An apnea was defined as cessation of inspiratory flow (> 90% reduction in airflow signal) ≥ 10 sec. An obstructive apnea was defined as the absence of airflow in the presence of rib cage and abdominal excursions. A central apnea was defined as the absence of airflow with absence of rib cage and abdominal excursions. Hypopnea was defined as a 30% reduction in airflow signal lasting ≥ 10 sec associated with ≥ 4% drop in oxygen saturation. We defined CSA to be present if the central apnea index (CAI) was > 5/h and the CAI was ≥ 50% of the AHI. CSA due to CSR was considered to be present based on the interpreting physician's report or consult note; CSR was defined by the presence of ≥ 3 consecutive cycles of cyclical crescendo and decrescendo breathing consisting of apneas, hypopneas, hyperpneas, and hypopneas, with each cycle lasting ≥ 45 sec, and a central apnea index ≥ 5/h. Complex sleep apnea (CompSAS) was considered present if the diagnostic PSG demonstrated findings consistent with obstructive sleep apnea, but CPAP titration sufficient to alleviate obstruction left residual central apneas and/or periodic breathing with hypopneas sufficient to produce an AHI ≥ 5/h.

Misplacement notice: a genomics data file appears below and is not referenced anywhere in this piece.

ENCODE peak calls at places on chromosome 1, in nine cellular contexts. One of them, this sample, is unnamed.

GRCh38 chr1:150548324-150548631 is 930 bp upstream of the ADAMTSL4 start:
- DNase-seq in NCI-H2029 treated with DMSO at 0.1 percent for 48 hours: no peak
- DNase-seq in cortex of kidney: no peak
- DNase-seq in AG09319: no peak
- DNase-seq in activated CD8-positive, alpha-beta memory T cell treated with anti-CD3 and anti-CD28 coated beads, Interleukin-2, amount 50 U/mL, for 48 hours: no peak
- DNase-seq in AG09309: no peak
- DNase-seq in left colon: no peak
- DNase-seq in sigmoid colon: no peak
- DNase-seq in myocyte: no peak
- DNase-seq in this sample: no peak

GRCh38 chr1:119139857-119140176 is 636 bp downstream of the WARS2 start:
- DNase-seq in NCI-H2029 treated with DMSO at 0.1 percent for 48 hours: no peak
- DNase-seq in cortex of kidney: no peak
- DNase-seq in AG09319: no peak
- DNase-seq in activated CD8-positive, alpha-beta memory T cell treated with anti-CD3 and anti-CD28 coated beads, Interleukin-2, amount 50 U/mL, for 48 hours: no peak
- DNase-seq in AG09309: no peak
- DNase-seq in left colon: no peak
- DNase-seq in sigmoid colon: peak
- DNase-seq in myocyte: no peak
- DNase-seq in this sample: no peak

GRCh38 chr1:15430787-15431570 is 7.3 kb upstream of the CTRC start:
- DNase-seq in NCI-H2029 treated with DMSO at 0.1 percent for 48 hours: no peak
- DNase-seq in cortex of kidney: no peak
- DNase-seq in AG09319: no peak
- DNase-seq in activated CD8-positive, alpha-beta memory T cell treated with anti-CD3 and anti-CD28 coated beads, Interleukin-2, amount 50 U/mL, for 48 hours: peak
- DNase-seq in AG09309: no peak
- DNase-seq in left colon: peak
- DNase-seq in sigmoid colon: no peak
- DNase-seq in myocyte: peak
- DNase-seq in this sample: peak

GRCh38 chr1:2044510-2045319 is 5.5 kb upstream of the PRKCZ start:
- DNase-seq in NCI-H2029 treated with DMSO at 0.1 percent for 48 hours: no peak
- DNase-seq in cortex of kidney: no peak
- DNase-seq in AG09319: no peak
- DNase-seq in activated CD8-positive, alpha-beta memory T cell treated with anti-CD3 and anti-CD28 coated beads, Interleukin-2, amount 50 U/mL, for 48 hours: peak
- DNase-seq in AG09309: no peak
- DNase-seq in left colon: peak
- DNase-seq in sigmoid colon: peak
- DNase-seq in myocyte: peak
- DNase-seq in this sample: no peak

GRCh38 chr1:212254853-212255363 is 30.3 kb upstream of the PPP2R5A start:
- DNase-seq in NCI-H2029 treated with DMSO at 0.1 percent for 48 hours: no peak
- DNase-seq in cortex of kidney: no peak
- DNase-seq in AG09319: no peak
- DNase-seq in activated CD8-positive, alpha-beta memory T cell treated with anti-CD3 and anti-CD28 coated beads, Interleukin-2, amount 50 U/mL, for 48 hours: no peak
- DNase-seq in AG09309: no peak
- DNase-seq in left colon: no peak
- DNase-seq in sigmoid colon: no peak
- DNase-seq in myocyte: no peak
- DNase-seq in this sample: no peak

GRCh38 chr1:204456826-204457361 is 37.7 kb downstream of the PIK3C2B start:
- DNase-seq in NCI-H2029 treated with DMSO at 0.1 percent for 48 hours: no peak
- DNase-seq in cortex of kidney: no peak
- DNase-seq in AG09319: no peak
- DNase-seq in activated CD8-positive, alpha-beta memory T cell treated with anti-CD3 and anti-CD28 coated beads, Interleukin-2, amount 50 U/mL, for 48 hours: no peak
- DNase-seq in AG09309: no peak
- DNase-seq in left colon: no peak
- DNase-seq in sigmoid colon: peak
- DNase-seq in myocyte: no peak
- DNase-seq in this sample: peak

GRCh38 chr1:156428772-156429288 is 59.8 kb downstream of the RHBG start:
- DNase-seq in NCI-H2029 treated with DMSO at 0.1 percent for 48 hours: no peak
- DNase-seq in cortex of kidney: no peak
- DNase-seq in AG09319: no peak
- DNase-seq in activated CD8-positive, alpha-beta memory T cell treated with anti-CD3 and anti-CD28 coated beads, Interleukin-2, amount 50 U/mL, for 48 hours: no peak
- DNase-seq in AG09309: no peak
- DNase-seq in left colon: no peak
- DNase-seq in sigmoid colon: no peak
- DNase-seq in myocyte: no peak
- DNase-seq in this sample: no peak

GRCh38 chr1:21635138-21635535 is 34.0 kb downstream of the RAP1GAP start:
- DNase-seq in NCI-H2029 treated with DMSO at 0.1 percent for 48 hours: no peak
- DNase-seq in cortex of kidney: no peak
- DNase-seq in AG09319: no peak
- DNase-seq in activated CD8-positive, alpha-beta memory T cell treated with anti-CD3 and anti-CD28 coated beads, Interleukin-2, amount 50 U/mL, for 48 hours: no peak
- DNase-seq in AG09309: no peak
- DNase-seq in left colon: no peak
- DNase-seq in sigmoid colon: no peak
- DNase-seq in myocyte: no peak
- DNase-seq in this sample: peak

Standard protocols for our sleep laboratory were used to titrate for CPAP and ASV. Different masks were used based on patient's preference, comfort, and fit. Mask leaks were monitored and corrections made accordingly. CPAP (Respironics Inc., Murrysville, PA) titration was performed using a uniform and standard approach. Titration usually began at CPAP of 5 cm of water and titrated to eliminate obstructive sleep disordered breathing events. If central apneas developed, the pressure was increased to monitor for improvement; if not, the pressure was brought back down to the pressure that eliminated the obstructive events. The development and persistence of central sleep apnea on CPAP as defined above led to ASV titration. ASV titration was performed using a ResMed VPAP Adapt SV (ResMed Ltd., NSW, Australia). The EEP was started at 5 cm of water or at the CPAP that eliminated OSA during the CPAP titration. Titration of EEP was performed by the technician to eliminate OSA, while the pressure support was on default settings (minimum inspiratory pressure support of 3 cm of water, maximum inspiratory pressure support of 10 cm of water above EEP that was controlled by the internal algorithm of the machine to target minute ventilation). The back-up rate was in the auto mode. The EEP could be adjusted to a maximum of 15 cm of water pressure.